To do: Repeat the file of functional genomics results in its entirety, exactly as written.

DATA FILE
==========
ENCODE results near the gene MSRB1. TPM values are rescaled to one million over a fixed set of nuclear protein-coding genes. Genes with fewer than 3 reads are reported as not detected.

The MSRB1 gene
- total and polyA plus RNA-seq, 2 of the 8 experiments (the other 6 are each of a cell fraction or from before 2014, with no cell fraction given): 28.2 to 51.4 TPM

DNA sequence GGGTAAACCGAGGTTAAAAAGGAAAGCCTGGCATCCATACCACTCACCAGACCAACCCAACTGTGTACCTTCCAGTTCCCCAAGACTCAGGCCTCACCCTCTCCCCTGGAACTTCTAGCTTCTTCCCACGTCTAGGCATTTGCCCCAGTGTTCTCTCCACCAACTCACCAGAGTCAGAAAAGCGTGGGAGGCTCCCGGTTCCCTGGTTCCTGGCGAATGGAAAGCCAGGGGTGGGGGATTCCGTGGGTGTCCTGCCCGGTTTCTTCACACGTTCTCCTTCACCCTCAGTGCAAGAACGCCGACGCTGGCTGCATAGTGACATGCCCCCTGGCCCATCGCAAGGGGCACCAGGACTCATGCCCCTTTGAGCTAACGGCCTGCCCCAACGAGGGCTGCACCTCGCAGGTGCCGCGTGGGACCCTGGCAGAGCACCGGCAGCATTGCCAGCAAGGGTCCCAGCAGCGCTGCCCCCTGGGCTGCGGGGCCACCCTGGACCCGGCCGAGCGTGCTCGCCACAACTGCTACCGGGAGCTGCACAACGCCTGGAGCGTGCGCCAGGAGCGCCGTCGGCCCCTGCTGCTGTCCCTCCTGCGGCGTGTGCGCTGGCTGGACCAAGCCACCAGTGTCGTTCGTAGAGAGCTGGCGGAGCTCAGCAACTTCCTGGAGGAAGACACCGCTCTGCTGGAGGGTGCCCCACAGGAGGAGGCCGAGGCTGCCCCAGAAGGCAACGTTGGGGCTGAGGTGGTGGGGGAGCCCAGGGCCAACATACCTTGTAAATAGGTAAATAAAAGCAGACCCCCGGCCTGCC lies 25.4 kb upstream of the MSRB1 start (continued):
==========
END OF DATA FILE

ENCODE results near the gene MSRB1. TPM values are rescaled to one million over a fixed set of nuclear protein-coding genes. Genes with fewer than 3 reads are reported as not detected.

The MSRB1 gene
- total and polyA plus RNA-seq, 2 of the 8 experiments (the other 6 are each of a cell fraction or from before 2014, with no cell fraction given): 28.2 to 51.4 TPM

DNA sequence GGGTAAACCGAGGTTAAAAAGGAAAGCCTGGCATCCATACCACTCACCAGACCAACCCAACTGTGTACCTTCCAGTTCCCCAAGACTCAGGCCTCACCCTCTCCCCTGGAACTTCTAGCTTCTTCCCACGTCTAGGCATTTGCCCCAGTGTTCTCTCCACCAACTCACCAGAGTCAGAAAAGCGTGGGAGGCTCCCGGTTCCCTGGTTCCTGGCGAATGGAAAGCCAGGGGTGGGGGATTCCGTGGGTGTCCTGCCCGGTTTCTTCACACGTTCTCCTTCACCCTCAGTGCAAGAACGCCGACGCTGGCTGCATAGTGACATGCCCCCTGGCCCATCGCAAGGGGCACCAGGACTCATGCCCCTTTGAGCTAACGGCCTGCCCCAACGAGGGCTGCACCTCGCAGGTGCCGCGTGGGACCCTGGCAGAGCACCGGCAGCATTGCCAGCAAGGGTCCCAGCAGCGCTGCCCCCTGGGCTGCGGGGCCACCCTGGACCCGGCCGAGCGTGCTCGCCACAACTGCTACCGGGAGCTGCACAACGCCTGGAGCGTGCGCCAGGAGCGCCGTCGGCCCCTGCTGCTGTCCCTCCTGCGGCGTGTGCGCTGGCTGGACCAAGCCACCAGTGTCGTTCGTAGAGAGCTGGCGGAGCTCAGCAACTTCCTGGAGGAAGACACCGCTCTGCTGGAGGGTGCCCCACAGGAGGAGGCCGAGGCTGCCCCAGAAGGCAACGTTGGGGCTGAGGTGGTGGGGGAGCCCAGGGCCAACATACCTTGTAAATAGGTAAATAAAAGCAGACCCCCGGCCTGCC lies 25.4 kb upstream of the MSRB1 start (continued):